NEW YORK (Mar. 14)
Some 600 North Americans were scheduled to depart for Israel at midnight Monday to perform various chores for two weeks at Israeli military bases and hospitals–voluntarily.
“The fact that hundreds of volunteers are going to Israel now is a significant statement of solidarity with the people of Israel, precisely at a time when so many are criticizing and backing away from supporting the Jewish state,” said Sampson Giat of New York, president of Volunteers for Israel, which is sponsoring the under-taking.
According to Giat, this group of volunteers is the largest ever to go to Israel at one time. Four hundred sixty-one of them will fly aboard a chartered El Al jumbo jet, and 35 more people whom the jet cannot accommodate will travel on a regularly scheduled flight. Another 50 left Sunday night and 40 are to fly directly from Los Angeles.
Giat said at a news conference here Monday that his organization has sent some 8,000 volunteers to Israel from the United States over the past five years and more than 12,000 worldwide.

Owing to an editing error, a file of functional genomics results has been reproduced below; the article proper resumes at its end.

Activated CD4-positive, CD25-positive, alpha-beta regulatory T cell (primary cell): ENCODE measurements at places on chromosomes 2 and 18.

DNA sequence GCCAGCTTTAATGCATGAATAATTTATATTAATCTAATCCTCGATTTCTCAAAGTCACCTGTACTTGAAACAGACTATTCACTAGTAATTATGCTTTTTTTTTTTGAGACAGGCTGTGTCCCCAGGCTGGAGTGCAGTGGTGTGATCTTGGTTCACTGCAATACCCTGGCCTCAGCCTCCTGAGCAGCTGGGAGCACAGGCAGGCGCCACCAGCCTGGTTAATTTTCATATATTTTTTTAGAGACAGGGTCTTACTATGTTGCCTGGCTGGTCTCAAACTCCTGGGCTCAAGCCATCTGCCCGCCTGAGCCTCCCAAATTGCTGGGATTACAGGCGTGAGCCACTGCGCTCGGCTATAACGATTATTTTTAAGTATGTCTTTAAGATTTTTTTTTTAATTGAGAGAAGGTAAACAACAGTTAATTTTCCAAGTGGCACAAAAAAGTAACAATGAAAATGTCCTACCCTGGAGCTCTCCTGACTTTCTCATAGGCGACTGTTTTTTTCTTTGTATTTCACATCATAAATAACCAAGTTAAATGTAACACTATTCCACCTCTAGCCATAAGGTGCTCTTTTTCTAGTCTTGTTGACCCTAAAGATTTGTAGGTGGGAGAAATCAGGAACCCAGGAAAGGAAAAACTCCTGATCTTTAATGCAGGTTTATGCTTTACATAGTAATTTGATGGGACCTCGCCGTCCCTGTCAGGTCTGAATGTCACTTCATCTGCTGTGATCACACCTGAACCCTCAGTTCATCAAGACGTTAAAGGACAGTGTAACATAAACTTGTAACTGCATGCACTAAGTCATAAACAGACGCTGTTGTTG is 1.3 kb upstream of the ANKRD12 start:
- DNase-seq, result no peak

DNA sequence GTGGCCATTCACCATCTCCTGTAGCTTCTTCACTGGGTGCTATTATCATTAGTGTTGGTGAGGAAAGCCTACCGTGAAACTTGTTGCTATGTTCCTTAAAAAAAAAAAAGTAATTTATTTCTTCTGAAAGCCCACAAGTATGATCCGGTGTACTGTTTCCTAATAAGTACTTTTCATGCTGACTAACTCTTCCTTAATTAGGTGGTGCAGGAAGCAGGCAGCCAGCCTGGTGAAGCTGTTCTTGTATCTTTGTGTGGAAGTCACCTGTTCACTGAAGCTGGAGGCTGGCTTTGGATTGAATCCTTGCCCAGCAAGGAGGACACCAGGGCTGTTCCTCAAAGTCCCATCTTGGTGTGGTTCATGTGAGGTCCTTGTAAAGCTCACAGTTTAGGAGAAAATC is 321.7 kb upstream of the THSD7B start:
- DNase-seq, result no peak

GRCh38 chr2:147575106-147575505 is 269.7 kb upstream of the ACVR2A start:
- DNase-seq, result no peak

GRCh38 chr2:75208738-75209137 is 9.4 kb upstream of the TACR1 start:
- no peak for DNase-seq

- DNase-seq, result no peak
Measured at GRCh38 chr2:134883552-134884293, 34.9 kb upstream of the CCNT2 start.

“This is our way of showing the Israeli people that we are with them all the way at this time of crisis,” said Alexander Goldberg of Hempstead, N.Y., a 75-year-old aeronautical engineer who will make his 14th visit to Israel as a volunteer. He was referring to the more than three months of Palestinian unrest in the West Bank and Gaza Strip.
Mayor Saul Hornick of Marlboro Township, N.J., is bringing eight of his constituents with him to volunteer, including non-Jews and his 13-year-old son.
“This trip of volunteers to Israel is a statement that says we support the State of Israel as the greatest and single ally of the United States in the Middle East,” the mayor said.
Hornick told the Jewish Telegraphic Agency that he raised more than $75,000 in the last three weeks to help subsidize the trip. Each volunteer pays $275 as a contribution toward the cost of room and board and round-trip airfare. The volunteers raised $100,000 for the trip.
Florence Cohen, national coordinator of Volunteers for Israel, said the flight was oversubscribed within 72 hours of the announcement and marks the first time that the organization ever chartered a plane.
Cohen, a registered nurse, and Giat, a musician, are going, too, to take part in activities such as cleaning army latrines, repairing flat tires and typing orders. The group will return on March 30.